By Riham Darwish
Striving to fill the gender gap, most people discuss equal education and employment opportunities, women’s rights to move freely including their right to drive or travel with no guardianship, in addition to providing men and women with the same qualifications and job tasks and the same pay. However, one of the most striking examples of the gender gap in today’s world is barely highlighted; that is the Pink Tax.
At a time governments are trying hard to shed as many lights as possible on their efforts to bridge the gender gap, it’s hard to ignore the fact that women are charged more than men for the same products they purchase and consume.
The Pink Tax also referred to as the Women Tax describes the extra cost that only women pay for products they use, including very basic ones, just because they are aimed at women. This gender-based pricing was first noted by French women in 2014, after which they launched an online petition calling on their government to end this practice, saying that women are charged for the basic products they use while men are not.
Are you interested in investigating this claim? Take a trip to the nearest grocery store and look for hair shampoos, razors, and clothes. Don’t women’s products cost a little (or in some cases) way more than those for men? Even more interestingly, the pink tax isn’t only limited to pre-priced products marketed to women, it can also be traced in services offered to women, such as haircuts, dry cleaning, auto-related services, and health insurance.
Observers have for years noted that pink-themed products that are aimed at young generations, such as kid’s toys are usually priced higher than those in blue or green. This clearly points to a systematic non-accidental business strategy to charge women more than men. A study conducted by the New York City Department of Consumer Affairs in 2015 concluded that women pay 42% more than men do. Another study by the London Times in 2016 found out that women in the UK are charged 37% more than men. Unfortunately, no such studies have examined the cost gap in Middle Eastern countries. Yet, women in this part of the world are already speaking up against this extra charge.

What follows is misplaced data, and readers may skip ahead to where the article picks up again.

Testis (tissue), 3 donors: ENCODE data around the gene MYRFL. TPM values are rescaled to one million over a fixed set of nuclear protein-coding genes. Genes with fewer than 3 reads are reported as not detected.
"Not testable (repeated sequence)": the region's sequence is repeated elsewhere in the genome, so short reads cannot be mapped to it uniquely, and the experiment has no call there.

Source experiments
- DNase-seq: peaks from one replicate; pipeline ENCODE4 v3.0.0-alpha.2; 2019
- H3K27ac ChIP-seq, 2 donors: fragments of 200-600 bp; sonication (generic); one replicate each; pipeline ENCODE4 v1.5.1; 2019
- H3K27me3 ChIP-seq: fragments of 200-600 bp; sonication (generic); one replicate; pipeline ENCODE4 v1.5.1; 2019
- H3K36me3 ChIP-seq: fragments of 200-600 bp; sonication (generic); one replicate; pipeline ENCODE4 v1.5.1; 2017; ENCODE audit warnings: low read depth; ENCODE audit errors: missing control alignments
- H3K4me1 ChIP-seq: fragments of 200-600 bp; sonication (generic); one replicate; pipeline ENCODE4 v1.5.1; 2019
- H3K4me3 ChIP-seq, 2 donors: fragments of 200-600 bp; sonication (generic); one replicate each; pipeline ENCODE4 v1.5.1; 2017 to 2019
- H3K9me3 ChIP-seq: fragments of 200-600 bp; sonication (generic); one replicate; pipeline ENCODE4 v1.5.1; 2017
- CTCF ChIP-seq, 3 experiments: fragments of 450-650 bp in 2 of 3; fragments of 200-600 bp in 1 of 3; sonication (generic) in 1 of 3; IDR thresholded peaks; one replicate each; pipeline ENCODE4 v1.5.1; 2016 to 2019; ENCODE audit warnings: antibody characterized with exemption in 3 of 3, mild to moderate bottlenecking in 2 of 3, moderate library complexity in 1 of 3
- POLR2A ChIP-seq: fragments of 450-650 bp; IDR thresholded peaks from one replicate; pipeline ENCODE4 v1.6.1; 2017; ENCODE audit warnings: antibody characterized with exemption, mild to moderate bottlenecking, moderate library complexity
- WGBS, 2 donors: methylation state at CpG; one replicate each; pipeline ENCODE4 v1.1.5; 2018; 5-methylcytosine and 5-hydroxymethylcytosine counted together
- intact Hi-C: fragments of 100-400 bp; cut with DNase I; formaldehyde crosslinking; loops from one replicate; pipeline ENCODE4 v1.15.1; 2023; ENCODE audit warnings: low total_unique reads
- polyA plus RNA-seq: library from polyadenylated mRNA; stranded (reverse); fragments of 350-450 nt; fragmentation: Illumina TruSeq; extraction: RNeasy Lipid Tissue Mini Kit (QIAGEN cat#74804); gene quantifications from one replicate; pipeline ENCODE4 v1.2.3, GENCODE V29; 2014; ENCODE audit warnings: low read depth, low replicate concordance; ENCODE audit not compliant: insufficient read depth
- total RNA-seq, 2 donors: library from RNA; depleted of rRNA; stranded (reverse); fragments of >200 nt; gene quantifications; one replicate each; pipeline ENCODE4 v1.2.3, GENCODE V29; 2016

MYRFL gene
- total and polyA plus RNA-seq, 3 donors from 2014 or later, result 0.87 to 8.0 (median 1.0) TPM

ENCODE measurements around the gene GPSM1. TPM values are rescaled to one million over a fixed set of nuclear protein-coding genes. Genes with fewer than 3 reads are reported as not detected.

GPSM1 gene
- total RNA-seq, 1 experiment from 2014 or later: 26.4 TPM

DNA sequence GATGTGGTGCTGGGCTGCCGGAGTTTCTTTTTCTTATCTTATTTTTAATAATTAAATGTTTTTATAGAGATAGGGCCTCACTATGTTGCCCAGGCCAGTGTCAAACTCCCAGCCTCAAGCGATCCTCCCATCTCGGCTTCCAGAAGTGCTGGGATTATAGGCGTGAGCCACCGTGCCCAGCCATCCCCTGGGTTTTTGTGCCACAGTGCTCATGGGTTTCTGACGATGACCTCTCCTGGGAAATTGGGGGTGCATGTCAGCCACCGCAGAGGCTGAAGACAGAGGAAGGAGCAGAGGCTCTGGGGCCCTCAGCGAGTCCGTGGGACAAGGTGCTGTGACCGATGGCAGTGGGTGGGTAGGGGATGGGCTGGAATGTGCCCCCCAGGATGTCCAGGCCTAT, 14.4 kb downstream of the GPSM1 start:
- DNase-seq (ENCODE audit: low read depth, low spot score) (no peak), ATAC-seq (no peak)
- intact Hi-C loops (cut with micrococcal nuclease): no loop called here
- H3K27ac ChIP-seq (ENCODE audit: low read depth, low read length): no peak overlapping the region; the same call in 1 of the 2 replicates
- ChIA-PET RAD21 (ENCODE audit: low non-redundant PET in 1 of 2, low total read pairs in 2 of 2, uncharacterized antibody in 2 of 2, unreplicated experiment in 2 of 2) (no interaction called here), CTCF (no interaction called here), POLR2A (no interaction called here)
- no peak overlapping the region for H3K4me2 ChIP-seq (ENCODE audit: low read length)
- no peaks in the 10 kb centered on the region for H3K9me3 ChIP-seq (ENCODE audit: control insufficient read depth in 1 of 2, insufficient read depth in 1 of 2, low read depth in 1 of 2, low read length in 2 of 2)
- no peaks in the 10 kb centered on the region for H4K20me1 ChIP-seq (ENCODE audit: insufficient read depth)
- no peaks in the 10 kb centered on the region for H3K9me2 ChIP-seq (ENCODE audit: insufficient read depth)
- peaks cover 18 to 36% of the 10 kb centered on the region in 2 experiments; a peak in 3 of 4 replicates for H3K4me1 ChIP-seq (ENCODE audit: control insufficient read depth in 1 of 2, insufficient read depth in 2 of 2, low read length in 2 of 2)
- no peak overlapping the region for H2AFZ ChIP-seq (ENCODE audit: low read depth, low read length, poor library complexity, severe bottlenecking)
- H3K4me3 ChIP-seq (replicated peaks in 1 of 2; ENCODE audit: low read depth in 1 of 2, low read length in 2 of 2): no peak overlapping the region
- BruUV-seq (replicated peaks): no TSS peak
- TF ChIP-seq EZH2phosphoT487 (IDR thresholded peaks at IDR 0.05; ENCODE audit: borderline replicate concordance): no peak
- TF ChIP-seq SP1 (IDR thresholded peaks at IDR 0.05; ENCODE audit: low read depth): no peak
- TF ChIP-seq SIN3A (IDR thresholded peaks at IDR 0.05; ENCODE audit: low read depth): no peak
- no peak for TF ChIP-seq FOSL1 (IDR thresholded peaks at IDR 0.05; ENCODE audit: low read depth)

While views in favor of the “pink tax” suggest that women’s products require more packaging and design effort so it appeals to women, some are also made of “more delicate” ingredients and thus cost more than those for men. Yet, comparing ingredients in men’s and women’s shampoos of the same brand would often turn out to be identical. Similarly, many women have for years campaigned to buying men’s razors instead of those for women, in order to avoid paying the extra money.
In a 2017 report, the UAE-based The National investigated the scale at which the pink tax affected goods’ prices across the UAE.
Only a few months ago did the pink tax stir controversy in Lebanon, after 7 male members of the Lebanese cabinet announced a new list of 300 subsidized basic commodities as a response to the acute economic crisis in the country. As soon as the list was approved and announced, women noticed that their most necessary needs had no place in the list, including sanitary pads and tampons that have witnessed skyrocketing prices in the aftermath of the currency devaluation. The breaking point was the fact that razors used mostly by men were amongst the subsidized items.
In their quest for social and financial equality, women around the globe clearly still have a long way of identifying signs of inequality so they speak up against it and bridge the gender gap as much as possible.